Chapter 1

New World Beginnings

33,000 B.C.E. - A.D. 1680 C.E.


225 Million Years Ago - Pangaea started to break apart.

10 Million Years Ago - North America was shaped by nature - Canadian Shield

2 Million Years Ago- Great Ice Age

35,000 Years Ago  - The oceans were glaciers and the sea level dropped, leaving an isthmus connecting Asia and North America.  The Bering Isthmus was crossed by people going into North America.

10,000 Years Ago  - Ice started to retreat and melt, raising the sea levels and covering up the Bering Isthmus.


Peopling the Americas

Evidence suggests that early people may have come to the Americas in crude boats, or across the Bering Isthmus.

By the time Columbus arrived in America in 1492, over 54 million people may have been living in North & South America.


The Earliest Americans

Unlike in Mexico with the Aztecs, dense populations did not exist in North America. This may have made it easier for the Europeans to colonize the continent.


Europeans Enter Africa

People of Europe were able to reach sub-Saharan Africa around 1450 when the Portuguese invented the caravel, a ship that could sail into the wind.  This ship allowed sailors to sail back up the western coast of Africa and back to Europe.

The Portuguese set up trading posts along the African beaches trading with slaves and gold, trading habits that were originally done by the Arabs and Africans.  The Portuguese shipped the slaves back to Spain and Portugal where they worked on the sugar plantations.


Columbus Comes upon a New World

Columbus was actually looking for a new trading route with the Indies when he stumbled upon the Americas.


When Worlds Collide

Possibly 3/5 of the crops cultivated around the world today originated in the Americas.

The Columbian Exchange refers to the increase of global commerce (globalization).

Within 50 years of the Spanish arrival in Hispaniola, the Taino natives decreased from 1 million people to 200 people due to diseases brought by the Spanish. 

In centuries following Columbus's landing in the Americas, as much as 90% of the Indians had died due to the diseases.

The Conquest of Mexico and Peru

In the 1500's, Spain became the dominant exploring and colonizing power. The Treaty of Tordesillas divided the Americas between the Spanish and the Portuguese.

The Spanish conquerors came to the Americas in the service of God as well as in search of gold and glory.

Encomienda: The process by which the Spanish government allowed Indians to be enslaved by colonists as long as the colonists promised to Christianize them.

The islands of the Caribbean Sea served as offshore bases for the staging of the Spanish invasion of the mainland Americas.

By the 1530s in Mexico and the 1550s in Peru, colorless colonial administrators had replaced the conquistadores.

The Spanish arrived in Tenochtitlan, the Azetec capital, with the intention of stealing all of the gold and other riches.

On June 30, 1520, the Aztecs attacked the Spanish because of the Spaniards' lust for riches.  The Spanish countered, though, and took over the capital and the rest of the Aztec empire on August 13, 1521.

Due to the rule of the Spanish, the Indian population in Mexico went from 20 million to 2 million in less than a century.

The influx of precious metal from South America helped grow the European economy.

Some of the conquistadores wed Indian women and had children.  These offspring were known as mestizos and formed a cultural and biological bridge between Latin America's European and Indian races.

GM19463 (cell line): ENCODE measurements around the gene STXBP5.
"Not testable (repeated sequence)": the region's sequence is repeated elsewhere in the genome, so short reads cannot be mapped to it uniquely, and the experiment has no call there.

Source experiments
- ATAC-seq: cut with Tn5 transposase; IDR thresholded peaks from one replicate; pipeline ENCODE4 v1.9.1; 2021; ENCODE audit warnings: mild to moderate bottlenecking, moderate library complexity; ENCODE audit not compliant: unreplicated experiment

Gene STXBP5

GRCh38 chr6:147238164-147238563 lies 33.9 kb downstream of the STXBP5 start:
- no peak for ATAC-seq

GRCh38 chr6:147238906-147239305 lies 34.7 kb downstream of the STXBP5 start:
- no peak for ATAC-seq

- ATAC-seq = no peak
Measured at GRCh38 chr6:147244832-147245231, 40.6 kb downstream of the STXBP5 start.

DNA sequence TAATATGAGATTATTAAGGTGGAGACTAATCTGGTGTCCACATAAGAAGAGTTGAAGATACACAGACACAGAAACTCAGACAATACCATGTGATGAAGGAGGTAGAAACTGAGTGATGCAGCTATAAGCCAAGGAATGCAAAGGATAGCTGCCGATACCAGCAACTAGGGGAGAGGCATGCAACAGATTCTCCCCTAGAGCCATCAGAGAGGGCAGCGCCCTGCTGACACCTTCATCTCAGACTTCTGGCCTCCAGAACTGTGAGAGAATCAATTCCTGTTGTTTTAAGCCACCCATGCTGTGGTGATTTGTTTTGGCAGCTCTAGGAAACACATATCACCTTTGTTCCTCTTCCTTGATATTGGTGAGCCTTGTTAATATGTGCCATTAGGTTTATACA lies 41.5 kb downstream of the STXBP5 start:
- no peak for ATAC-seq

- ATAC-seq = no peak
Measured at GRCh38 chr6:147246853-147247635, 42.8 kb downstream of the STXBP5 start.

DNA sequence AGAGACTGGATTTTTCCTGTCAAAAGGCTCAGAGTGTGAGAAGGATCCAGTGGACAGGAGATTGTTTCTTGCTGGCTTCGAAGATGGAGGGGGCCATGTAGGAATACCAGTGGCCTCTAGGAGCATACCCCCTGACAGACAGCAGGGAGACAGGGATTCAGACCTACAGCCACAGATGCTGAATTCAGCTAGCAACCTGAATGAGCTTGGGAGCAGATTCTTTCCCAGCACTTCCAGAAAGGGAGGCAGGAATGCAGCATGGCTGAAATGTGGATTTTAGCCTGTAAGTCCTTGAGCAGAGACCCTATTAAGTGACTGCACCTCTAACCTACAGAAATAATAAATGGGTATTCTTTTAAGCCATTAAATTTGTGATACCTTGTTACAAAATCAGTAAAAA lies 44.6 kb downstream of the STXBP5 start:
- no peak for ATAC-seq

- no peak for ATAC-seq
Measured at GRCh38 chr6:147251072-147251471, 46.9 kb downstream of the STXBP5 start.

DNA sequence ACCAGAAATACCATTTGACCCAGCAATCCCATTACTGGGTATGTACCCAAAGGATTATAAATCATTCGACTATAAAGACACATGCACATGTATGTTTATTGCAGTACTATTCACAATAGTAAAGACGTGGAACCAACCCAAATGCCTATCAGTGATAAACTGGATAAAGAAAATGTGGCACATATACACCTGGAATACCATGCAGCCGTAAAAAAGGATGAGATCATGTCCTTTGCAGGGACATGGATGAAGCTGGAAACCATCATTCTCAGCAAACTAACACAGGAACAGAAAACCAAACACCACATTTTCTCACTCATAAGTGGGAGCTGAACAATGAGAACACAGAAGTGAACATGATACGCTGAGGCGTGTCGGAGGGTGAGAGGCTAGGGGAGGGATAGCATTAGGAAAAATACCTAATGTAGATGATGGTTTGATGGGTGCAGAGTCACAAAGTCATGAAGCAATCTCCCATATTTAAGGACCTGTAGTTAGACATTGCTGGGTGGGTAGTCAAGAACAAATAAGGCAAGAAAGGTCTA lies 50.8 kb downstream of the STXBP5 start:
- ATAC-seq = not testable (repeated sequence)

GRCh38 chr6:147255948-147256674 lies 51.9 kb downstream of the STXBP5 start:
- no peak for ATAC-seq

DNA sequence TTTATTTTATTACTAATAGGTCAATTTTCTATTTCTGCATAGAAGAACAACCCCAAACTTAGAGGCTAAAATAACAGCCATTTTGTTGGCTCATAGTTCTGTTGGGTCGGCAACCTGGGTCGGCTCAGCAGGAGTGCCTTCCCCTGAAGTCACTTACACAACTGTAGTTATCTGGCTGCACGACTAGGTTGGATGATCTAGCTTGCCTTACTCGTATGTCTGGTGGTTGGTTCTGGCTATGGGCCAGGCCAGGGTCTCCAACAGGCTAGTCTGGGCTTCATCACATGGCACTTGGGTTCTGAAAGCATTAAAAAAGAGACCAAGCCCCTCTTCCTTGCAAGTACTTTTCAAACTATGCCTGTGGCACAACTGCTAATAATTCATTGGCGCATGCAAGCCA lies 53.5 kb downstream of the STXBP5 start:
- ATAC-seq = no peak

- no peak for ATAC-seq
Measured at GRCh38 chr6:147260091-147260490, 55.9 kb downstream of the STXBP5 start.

Exploration and Imperial Rivalry

In 1565, the Spanish built a fortress at St. Augustine, Florida to protect the sea-lanes to the Caribbean.

In 1680, after the Spanish captured an area known today as New Mexico in 1609, the natives launched a rebellion known as Pueblo Revolt of 1680.  The natives burned down churches and killed priests.  They rebuilt a kiva, or ceremonial religious chamber, on the ruins of the Spanish plaza at Santa Fe.

The misdeeds of the Spanish in the New World led to the birth of the "Black Legend."  This false concept stated that the conquerors just tortured and killed the Indians, stole their gold, infected them with smallpox, and left little but misery behind.



33,000-8,000 B.C.

First humans cross into Americas from Asia.

5,000 B.C.

Corn is developed as a stable crop in highland Mexico.

4,000 B.C.

First civilized societies develop in the Middle East.

1,200 B.C.

Corn planting reaches present-day American Southwest.

1,000 A.D.

Norse voyagers discover and briefly settle in northeastern North America.
Corn cultivation reaches Midwest and southeastern Atlantic seaboard.

1,100 A.D.

Height of Mississippian settlement at Cahokia.

1,100-1,300 A.D.

Christian crusades arouse European interest in the East.


Marco Polo returns to Europe.

Late 1400s

Spain becomes united.


Diaz rounds southern tip of Africa.


Columbus lands in the Bahamas.


Treaty of Tordesillas between Spain and Portugal.


Da Gama reaches India. Cabot explores northeastern coast of North America for England.


Balboa claims all lands touched by the Pacific Ocean for Spain.

1513, 1521

Ponce de Leon explores Florida.


Cortes conquers Mexico for Spain.


Magellan's vessel completes circumnavigation of the world.


Verrazano explores eastern seaboard of North America for France.


Pizarro crushes Incas.


Cartier journeys up the St. Lawrence River.


De Soto explores the Southeast and discovers the Mississippi River.


Cabrillo explores present-day Southwest.


Cabrillo explores California coast for Spain.


Spanish build fortress at St. Augustine.

Late 1500s

Iroquois Confederacy founded, according to Iroquois legend.


Spanish under Onate conquer pueblo peoples of Rio Grande valley.


Spanish found New Mexico.


French exploration down Mississippi River under La Salle.


Serra founds first California mission, at San Diego.


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